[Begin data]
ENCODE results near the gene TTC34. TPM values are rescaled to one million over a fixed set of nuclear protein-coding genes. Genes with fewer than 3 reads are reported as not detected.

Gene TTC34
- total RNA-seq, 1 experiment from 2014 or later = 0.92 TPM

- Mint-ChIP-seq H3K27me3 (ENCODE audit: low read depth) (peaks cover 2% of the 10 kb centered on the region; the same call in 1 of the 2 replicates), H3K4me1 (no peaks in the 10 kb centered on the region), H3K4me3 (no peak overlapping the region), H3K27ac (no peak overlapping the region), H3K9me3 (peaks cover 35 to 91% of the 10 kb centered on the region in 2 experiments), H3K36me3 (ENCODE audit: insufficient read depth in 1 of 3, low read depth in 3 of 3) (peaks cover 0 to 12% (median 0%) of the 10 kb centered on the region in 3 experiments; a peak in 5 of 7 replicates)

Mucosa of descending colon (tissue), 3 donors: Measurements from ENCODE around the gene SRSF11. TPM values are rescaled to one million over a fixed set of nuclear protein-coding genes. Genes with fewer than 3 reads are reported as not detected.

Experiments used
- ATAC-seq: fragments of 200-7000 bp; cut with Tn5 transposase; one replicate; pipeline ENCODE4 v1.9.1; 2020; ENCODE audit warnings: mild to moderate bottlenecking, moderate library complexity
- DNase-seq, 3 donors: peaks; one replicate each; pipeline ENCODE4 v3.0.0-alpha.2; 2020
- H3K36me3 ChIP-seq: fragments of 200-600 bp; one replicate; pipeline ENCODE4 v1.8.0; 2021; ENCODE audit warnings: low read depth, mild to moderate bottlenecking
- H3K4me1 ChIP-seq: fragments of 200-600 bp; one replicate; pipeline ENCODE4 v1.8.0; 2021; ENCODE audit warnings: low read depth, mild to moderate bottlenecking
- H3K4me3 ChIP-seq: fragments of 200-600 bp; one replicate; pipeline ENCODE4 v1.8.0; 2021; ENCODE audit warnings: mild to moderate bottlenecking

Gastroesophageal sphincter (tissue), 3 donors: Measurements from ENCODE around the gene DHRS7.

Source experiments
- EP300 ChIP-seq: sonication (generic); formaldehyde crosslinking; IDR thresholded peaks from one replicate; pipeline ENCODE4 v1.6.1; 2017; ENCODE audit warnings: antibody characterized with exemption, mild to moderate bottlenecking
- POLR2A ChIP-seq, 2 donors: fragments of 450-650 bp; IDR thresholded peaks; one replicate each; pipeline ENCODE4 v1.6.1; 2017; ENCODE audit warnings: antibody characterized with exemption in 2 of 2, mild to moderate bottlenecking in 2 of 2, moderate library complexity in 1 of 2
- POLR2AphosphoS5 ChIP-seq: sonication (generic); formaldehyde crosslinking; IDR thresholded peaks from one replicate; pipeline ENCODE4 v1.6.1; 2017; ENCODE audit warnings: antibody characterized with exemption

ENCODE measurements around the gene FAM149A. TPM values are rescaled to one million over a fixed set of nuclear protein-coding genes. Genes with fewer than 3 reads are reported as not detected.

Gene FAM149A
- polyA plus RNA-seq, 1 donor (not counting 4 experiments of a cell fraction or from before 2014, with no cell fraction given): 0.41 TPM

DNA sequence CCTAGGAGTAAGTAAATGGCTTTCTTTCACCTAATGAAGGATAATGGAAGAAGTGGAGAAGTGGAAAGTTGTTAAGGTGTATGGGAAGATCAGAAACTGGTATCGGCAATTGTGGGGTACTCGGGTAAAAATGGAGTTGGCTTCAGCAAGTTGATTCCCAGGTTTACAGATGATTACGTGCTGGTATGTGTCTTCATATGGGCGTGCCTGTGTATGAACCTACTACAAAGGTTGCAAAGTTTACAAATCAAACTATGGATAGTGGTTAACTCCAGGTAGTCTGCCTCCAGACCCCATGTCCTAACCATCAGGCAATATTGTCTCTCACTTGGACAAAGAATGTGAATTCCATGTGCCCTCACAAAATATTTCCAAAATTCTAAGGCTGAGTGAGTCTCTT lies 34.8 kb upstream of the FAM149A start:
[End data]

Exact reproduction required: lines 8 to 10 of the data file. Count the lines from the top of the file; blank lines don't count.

- DNase-seq, 3 donors: peaks; one replicate each; pipeline ENCODE4 v3.0.0-alpha.2; 2020
- H3K36me3 ChIP-seq: fragments of 200-600 bp; one replicate; pipeline ENCODE4 v1.8.0; 2021; ENCODE audit warnings: low read depth, mild to moderate bottlenecking
- H3K4me1 ChIP-seq: fragments of 200-600 bp; one replicate; pipeline ENCODE4 v1.8.0; 2021; ENCODE audit warnings: low read depth, mild to moderate bottlenecking